Exploring Oregon, Pt. 1
The list of places I want to explore is undoubtedly a long one, but I decided to dedicate my recent big trip to my home state of Oregon. There's so much country here and I've hardly scratched the surface. I wanted to ride the blue highways here because the idea of "yonder" isn't always so distant a place.
First things first was to call up my dad and get him to go on the ride with me (this took roughly zero arm-twisting). I've ridden with a number of folks over the years, but there are few I can stand on longer trips as much as my dad. Call it genetics, but our pace when traveling is nearly identical, as is our interests in what we'd like to look at. We did the math and it had been over 7 years since our last major ride together. We were long overdue.
We enjoyed lunch at The Prodigal Son Brewery and then headed south out of Pendleton on Highway 395. Veering East on Keeny Forks Road we ventured into the Umatilla National Forest and found ourselves a quiet spot to camp for the night. Save for a nearby den of Coyote pups, and a few distant cows it was awesome to break away from the noise of city life. It was only the first night and already I found myself returning to center.
a damn fine cup of coffee. Hey, why not?
Painted Hills, one of Oregon's many amazing geographical anomalies.
Somewhere around the town of Mitchell I was getting some wicked hunger pains so we found our way to the Sidewalk Cafe & More. For those familiar with the Cafe Calendar rating system in Blue Highways I counted at least 4, plus a chalkboard logging the number of milkshakes they'd served to date: One thousand ninety. Additionally there was a ton of Cycle Oregon memorabilia lining the walls which is a definite sign of a good spot in my mind: two wheels good.
Deschutes Brewery Public House. Clearly we made the most of an otherwise terrible situation. Don't get me wrong, Bend isn't bad, but it it sure ain't no camping trip.
Leaving Bend as quickly as possible the following morning we rode Southeast along China Hat Road. My judgements about the potential racist connotations of the name aside the road leads into some impressive parts of the state as it cuts a dusty line through one of Oregon's most active Volcanic regions. On a map it looks like a whole lot of nothing, but the reality is clearly to the contrary. Needless to say the KLR was right at home on the crushed gravel roads. I had just installed a fresh set of Metzler Enduro 3 Sahara tires before this trip and was enjoying every inch of them out here.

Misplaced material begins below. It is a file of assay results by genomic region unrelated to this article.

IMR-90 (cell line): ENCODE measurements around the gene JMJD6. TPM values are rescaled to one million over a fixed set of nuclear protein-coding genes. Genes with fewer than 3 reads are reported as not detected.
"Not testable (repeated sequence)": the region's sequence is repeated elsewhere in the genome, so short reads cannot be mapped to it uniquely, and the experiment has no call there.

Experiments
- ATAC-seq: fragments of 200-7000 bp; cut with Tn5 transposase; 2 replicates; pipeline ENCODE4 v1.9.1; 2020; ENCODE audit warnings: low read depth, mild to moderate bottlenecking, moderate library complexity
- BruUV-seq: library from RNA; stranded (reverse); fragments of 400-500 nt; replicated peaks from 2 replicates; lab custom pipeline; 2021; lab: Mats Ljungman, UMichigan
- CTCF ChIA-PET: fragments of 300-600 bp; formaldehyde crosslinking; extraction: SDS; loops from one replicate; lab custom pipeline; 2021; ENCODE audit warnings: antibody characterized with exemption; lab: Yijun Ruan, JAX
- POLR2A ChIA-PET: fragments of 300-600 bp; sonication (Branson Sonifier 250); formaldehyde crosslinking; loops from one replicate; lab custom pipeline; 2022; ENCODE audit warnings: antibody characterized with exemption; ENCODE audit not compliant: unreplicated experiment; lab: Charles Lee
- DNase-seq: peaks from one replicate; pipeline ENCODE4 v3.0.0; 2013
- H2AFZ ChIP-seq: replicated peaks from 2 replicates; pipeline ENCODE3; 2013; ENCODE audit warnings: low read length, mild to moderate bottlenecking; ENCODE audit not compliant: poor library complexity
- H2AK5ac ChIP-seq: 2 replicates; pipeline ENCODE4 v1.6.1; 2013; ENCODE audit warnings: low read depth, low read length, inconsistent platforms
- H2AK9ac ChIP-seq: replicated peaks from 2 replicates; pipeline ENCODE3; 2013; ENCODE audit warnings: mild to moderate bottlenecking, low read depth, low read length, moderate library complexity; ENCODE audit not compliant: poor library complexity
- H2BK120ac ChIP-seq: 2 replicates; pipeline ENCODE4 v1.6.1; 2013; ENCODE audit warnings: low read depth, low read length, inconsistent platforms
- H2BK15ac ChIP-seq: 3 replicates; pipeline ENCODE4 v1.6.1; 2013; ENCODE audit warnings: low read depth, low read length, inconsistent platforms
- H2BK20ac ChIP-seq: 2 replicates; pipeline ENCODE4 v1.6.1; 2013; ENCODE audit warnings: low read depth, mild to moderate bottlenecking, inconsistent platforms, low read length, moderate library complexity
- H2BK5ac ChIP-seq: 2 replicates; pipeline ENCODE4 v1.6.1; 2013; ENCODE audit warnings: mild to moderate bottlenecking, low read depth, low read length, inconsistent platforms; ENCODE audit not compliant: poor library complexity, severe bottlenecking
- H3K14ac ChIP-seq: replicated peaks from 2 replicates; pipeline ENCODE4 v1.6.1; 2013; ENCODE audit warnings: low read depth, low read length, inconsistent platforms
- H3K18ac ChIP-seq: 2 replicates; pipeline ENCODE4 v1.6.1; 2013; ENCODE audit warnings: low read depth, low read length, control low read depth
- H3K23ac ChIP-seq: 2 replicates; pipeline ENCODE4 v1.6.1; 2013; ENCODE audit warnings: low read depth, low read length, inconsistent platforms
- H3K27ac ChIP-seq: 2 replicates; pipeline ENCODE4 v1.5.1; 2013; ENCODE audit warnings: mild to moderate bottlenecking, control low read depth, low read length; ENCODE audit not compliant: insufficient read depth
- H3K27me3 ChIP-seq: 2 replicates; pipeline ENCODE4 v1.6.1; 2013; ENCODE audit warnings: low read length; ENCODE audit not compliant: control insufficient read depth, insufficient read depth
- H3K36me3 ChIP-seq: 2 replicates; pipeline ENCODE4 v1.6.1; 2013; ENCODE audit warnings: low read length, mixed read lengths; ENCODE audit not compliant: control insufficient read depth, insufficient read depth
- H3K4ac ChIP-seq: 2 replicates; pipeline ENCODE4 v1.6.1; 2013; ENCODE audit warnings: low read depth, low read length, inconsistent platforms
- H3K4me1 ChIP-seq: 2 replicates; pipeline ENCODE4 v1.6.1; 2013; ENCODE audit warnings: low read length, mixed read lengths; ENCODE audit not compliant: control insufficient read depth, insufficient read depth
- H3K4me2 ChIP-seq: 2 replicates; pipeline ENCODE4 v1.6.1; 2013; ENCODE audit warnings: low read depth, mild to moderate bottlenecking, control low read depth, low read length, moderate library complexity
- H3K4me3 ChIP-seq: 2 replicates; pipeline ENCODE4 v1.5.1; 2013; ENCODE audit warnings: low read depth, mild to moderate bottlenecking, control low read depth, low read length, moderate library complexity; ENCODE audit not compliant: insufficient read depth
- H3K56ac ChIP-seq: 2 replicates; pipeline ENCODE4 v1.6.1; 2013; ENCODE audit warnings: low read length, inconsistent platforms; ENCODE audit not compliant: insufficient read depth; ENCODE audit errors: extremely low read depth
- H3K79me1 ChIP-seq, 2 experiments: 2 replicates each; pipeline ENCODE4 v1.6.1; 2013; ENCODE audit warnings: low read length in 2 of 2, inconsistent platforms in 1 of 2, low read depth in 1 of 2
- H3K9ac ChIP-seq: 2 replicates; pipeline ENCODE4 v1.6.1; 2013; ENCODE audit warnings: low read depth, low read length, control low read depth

We found refuge along the Western shore of Upper Klamath Lake. Most folks seem to want only to high tail it from Klamath Falls to Medford and skip over the little gems in between. We found ourselves in an empty campground away from the noise of the highway. Plenty of peace and quiet to camp: perfection.
Aerobie Aeropress and a Snowpeak collapsible pourover on this trip and I think it was this morning I realized how much I prefer the cup the pourover makes comparatively. For the record it's not a need for caffeine but a love of the routine. I just like the process. The way freshly ground beans smell, the taste, the warm cup in your hands. It's grounding somehow. You can call me bourgeoisie all you want but yes, that is a fancy-ass hand mill for grinding my Stumptown Coffee beans. I'll decide what I want to make room for in my ammo cans thank you very much.
From Jacksonville we found ourselves on an epic ribbon of asphalt that cuts past the tiny town of Williams before climbing into the mountains. It remains unbelievably paved all the way into Cave Junction Oregon, and offered up some of the top views of our trip. It was a remarkable win on our ride, and apparently Oregon's way of saying "Thanks for visiting. Hurry back soon!" just before we dropped down into California.